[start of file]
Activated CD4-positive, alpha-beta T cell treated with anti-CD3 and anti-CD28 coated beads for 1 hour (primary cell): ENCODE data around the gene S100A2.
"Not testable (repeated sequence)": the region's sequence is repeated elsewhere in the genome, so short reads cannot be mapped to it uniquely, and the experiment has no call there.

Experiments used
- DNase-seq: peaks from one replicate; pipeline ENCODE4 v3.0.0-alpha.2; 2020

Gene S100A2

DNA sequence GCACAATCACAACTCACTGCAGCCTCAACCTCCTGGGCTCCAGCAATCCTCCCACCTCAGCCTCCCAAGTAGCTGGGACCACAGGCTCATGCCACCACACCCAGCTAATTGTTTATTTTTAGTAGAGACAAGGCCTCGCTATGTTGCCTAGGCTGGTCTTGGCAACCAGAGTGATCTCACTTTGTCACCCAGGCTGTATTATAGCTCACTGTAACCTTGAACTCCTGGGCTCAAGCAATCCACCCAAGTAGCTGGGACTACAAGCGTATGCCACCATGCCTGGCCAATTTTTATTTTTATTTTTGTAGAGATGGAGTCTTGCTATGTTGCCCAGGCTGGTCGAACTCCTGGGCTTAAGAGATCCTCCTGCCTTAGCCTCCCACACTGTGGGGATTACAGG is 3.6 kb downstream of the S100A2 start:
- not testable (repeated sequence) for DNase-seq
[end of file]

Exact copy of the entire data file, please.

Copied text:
Activated CD4-positive, alpha-beta T cell treated with anti-CD3 and anti-CD28 coated beads for 1 hour (primary cell): ENCODE data around the gene S100A2.
"Not testable (repeated sequence)": the region's sequence is repeated elsewhere in the genome, so short reads cannot be mapped to it uniquely, and the experiment has no call there.

Experiments used
- DNase-seq: peaks from one replicate; pipeline ENCODE4 v3.0.0-alpha.2; 2020

Gene S100A2

DNA sequence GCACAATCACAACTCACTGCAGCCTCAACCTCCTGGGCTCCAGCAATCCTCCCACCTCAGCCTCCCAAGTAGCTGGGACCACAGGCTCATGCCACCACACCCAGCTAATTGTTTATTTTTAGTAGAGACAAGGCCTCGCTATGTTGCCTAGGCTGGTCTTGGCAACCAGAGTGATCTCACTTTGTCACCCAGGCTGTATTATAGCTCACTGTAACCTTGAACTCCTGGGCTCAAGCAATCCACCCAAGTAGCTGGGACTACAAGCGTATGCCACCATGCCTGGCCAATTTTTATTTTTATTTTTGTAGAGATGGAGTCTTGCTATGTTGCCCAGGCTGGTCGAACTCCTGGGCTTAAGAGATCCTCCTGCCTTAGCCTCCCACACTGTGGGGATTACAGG is 3.6 kb downstream of the S100A2 start:
- not testable (repeated sequence) for DNase-seq